A Systematic Nomenclature for the Insect Brain

Insect Brain Name Working Grp, Kei Ito*, Kazunori Shinomiya, Masayoshi Ito, J. Douglas Armstrong, George Boyan, Volker Hartenstein, Steffen Harzsch, Martin Heisenberg, Uwe Homberg, Arnim Jenett, Haig Keshishian, Linda L. Restifo, Wolfgang Roessler, Julie H. Simpson, Nicholas J. Strausfeld, Roland Strauss, Leslie B. Vosshall

*Corresponding author for this work

Research output: Contribution to journalArticlepeer-review

Abstract

Despite the importance of the insect nervous system for functional and developmental neuroscience, descriptions of insect brains have suffered from a lack of uniform nomenclature. Ambiguous definitions of brain regions and fiber bundles have contributed to the variation of names used to describe the same structure. The lack of clearly determined neuropil boundaries has made it difficult to document precise locations of neuronal projections for connectomics study. To address such issues, a consortium of neurobiologists studying arthropod brains, the Insect Brain Name Working Group, has established the present hierarchical nomenclature system, using the brain of Drosophila melanogaster as the reference framework, while taking the brains of other taxa into careful consideration for maximum consistency and expandability. The following summarizes the consortium's nomenclature system and highlights examples of existing ambiguities and remedies for them. This nomenclature is intended to serve as a standard of reference for the study of the brain of Drosophila and other insects.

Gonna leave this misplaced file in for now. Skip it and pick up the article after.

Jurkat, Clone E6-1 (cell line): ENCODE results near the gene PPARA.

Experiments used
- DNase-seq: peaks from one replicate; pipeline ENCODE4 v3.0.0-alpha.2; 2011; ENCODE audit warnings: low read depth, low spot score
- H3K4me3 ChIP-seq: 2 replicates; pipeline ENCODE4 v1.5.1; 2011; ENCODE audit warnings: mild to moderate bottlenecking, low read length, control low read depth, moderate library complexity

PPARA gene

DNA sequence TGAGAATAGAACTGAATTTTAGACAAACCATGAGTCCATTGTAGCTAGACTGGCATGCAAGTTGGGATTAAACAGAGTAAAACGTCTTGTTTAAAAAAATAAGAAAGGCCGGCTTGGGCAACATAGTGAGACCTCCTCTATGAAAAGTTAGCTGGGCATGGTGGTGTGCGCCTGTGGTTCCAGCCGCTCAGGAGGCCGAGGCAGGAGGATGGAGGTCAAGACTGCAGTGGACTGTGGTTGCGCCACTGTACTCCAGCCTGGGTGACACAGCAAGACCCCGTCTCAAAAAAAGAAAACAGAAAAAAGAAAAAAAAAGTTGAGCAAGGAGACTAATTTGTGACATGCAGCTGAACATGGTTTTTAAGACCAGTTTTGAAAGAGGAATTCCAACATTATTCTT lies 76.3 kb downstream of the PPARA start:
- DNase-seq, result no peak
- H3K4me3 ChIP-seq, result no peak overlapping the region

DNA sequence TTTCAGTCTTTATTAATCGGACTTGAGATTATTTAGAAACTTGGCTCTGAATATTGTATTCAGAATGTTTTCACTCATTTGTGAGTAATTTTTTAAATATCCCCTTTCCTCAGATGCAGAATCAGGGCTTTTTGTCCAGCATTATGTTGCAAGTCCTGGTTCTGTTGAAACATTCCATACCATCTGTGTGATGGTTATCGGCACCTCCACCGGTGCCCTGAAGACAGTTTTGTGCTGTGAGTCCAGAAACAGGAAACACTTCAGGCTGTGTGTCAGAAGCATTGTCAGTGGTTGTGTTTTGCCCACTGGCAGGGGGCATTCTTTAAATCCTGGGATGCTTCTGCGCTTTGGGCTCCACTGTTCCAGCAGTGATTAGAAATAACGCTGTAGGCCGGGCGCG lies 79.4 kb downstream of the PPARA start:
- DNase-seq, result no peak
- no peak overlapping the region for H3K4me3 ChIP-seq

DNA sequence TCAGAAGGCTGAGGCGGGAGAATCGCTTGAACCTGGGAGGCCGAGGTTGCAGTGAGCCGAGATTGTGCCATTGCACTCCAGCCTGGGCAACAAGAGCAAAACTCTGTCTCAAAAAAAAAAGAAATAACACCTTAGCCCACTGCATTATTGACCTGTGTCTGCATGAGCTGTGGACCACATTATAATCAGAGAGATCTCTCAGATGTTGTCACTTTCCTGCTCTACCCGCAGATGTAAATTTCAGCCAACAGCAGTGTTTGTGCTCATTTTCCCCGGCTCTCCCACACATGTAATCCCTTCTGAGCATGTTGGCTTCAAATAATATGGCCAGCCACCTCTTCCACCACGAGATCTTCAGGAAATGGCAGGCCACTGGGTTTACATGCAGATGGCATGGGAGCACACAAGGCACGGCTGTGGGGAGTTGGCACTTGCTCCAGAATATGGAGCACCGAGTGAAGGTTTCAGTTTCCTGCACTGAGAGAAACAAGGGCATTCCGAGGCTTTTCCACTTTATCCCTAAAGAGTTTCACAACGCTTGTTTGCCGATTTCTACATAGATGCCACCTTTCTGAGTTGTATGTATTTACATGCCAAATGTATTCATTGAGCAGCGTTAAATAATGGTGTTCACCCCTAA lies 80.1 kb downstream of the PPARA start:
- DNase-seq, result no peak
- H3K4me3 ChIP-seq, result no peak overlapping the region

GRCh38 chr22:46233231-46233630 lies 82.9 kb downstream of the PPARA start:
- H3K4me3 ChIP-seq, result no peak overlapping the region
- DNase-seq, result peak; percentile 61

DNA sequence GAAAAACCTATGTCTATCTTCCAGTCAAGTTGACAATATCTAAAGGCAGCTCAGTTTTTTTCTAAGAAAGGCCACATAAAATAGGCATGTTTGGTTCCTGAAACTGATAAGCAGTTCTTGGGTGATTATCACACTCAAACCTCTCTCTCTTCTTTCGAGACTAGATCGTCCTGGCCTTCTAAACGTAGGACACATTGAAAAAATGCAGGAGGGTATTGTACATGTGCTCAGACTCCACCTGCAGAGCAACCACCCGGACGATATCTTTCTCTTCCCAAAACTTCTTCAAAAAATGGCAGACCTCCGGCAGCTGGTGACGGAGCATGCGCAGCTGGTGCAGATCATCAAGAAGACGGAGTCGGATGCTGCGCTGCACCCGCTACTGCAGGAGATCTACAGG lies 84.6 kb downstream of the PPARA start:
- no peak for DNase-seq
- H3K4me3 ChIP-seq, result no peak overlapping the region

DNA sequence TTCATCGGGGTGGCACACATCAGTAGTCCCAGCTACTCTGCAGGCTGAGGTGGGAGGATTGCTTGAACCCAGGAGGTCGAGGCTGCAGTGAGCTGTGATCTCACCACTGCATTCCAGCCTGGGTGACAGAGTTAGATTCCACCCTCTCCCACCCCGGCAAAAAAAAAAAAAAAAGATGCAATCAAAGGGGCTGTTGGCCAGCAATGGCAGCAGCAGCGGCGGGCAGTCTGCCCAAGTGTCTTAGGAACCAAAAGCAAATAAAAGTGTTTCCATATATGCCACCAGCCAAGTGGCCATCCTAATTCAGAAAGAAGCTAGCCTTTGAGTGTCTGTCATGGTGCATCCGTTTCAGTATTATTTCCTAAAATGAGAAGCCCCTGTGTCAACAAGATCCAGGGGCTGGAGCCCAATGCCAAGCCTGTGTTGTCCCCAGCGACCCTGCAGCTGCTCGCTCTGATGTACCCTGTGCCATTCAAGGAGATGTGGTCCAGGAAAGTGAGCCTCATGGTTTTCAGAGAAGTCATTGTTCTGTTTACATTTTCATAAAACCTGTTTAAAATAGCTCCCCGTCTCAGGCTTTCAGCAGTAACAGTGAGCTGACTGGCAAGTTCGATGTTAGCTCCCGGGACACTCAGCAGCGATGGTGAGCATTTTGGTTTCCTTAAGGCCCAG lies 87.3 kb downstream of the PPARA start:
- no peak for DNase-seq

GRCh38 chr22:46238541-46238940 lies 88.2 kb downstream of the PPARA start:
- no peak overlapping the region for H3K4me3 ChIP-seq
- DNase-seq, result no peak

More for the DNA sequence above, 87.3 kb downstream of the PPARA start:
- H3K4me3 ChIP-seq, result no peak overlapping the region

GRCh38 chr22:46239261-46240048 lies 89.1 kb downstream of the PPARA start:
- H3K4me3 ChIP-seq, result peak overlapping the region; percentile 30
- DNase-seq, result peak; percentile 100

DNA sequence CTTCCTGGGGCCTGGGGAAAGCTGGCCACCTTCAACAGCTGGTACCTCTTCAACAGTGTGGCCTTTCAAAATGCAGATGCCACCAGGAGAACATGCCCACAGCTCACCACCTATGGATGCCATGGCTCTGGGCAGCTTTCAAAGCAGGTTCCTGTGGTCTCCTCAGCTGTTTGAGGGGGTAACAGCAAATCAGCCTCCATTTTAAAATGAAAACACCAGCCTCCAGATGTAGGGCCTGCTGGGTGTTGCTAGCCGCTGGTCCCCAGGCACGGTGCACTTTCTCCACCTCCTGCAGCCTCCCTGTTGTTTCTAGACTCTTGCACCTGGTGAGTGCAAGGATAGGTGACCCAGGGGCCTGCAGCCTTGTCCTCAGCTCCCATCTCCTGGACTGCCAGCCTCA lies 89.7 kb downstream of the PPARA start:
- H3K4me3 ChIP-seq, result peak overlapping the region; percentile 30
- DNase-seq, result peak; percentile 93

Original languageEnglish
Pages (from-to)755-765
Number of pages11
JournalNeuron
Volume81
Issue number4
DOIs
Publication statusPublished - 19 Feb 2014

Keywords

  • DROSOPHILA CENTRAL BRAIN
  • HONEYBEE APIS-MELLIFERA
  • MUSHROOM BODIES
  • CENTRAL COMPLEX
  • SCHISTOCERCA-GREGARIA
  • NEURONAL ARCHITECTURE
  • PROJECTION NEURONS
  • NERVOUS-SYSTEM
  • ANTENNAL LOBE
  • GROUND-PLAN

Fingerprint

Dive into the research topics of 'A Systematic Nomenclature for the Insect Brain'. Together they form a unique fingerprint.

Cite this